Weakness among some non-bank FIs being closely watched for financial stability impact, Fed governor reports

Vulnerabilities at certain non-bank financial institutions (NBFIs) could amplify stress resulting from any economic downturn, a member of the Federal Reserve Board said Monday, adding that she is “closely monitoring” the entities.

Speaking at Duke University in Durham, N.C., about financial stability, Fed Gov. Lisa D. Cook said she is watching NBFIs with “pronounced liquidity mismatches.” In particular, she named those with certain money market funds and open-end funds, as well as those with significant leverage, such as hedge funds.

“For example, several indicators suggest that Treasury cash-futures basis trades—trades that involve the sale of a Treasury future and the purchase of a Treasury security deliverable into the futures contract—likely gained in popularity recently,” she said. “Because the basis trade is often highly leveraged, a funding shock or heightened volatility in Treasury markets could force hedge funds to abruptly unwind their positions at potentially distressed prices.”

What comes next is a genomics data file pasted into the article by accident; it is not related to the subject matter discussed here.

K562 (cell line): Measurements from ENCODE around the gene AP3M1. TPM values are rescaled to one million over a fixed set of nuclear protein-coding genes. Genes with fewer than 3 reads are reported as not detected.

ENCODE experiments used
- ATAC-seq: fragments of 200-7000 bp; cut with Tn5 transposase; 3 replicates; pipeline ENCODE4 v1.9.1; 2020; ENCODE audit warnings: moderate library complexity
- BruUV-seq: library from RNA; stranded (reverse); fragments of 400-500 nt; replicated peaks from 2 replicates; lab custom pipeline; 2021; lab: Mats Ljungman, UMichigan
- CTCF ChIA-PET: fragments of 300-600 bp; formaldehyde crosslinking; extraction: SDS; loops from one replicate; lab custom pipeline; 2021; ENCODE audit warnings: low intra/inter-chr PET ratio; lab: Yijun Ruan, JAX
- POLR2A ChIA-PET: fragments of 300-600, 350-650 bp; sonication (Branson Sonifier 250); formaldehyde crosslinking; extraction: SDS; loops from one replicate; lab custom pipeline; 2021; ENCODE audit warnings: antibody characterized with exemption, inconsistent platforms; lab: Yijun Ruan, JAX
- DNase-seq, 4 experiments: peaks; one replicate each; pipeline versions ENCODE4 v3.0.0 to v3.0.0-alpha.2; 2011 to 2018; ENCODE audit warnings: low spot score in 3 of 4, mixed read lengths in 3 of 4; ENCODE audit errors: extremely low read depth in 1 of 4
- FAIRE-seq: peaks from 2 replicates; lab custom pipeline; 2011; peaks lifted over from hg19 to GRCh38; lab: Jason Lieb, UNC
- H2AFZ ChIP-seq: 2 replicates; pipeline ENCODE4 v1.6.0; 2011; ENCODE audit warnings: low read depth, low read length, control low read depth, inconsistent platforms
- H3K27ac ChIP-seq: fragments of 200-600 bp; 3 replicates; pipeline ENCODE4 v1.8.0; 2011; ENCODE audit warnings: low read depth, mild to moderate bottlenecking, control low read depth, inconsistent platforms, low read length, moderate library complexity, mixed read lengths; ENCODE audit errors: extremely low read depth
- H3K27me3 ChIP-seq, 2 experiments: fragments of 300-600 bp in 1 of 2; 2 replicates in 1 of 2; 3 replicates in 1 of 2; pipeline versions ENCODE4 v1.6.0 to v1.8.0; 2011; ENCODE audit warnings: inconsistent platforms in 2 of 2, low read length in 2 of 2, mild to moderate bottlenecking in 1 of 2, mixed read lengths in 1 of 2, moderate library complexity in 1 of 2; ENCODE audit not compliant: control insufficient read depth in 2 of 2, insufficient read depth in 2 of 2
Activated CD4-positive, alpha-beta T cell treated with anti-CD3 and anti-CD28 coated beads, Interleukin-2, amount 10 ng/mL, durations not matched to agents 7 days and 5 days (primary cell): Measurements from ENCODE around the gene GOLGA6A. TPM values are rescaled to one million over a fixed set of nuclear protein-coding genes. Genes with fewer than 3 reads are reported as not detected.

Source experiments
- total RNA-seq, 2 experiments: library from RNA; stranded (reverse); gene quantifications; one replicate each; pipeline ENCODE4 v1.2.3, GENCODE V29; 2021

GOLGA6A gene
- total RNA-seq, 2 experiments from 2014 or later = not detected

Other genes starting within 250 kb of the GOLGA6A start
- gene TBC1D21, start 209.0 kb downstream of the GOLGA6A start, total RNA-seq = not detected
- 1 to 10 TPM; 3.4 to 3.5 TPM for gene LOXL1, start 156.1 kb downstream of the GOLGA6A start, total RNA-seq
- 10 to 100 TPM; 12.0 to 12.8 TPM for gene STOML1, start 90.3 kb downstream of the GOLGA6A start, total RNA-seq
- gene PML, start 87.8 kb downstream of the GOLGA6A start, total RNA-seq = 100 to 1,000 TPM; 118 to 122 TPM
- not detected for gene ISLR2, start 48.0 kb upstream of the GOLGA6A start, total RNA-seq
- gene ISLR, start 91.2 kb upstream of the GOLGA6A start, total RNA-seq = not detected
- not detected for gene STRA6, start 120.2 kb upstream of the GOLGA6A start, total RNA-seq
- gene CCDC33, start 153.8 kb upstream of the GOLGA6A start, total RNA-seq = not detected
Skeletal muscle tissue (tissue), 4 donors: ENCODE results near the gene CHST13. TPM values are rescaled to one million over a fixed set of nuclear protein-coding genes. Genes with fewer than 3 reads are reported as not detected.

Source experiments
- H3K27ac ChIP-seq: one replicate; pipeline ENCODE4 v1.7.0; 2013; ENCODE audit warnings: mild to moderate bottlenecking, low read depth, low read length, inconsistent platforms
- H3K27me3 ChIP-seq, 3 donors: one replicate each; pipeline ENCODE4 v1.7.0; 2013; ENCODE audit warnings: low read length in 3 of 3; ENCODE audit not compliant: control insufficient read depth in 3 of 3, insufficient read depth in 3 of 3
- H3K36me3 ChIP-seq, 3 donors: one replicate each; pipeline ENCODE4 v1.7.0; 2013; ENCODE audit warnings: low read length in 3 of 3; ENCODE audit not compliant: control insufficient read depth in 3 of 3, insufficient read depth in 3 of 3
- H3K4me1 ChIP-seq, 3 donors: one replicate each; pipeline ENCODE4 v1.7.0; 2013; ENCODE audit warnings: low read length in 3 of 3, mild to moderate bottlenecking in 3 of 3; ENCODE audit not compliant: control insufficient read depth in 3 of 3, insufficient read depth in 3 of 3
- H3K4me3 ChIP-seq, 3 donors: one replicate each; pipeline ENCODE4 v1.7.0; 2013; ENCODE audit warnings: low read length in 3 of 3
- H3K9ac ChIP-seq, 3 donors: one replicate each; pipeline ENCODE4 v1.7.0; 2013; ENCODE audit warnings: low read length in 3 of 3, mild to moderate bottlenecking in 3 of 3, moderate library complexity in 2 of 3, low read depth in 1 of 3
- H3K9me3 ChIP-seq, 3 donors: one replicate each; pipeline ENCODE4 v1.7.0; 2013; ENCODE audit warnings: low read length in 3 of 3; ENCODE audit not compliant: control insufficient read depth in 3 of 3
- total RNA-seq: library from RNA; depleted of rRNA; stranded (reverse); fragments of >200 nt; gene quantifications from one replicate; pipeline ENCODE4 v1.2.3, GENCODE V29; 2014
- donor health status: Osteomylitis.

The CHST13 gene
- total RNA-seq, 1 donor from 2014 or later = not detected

Cook also said she would focus on monitoring vulnerabilities at NBFIs and the functioning of Treasury markets. “I strongly support continued efforts across the regulatory agencies to share more information and to boost resilience of the entire financial system,” she said.

Regarding the banking sector, Cook asserted that it has stabilized since the failure of three, large regional banks last spring. She said the banking system has plenty of capital and liquidity to withstand economic shocks. However, she added, “I think it is particularly important to enhance resilience at large banks, and I support seeking public comment on federal banking agencies’ Basel III endgame proposal on bank capital requirements.”

Federal Reserve Gov. Lisa D. Cook: Financial Stability: Resilience and Challenges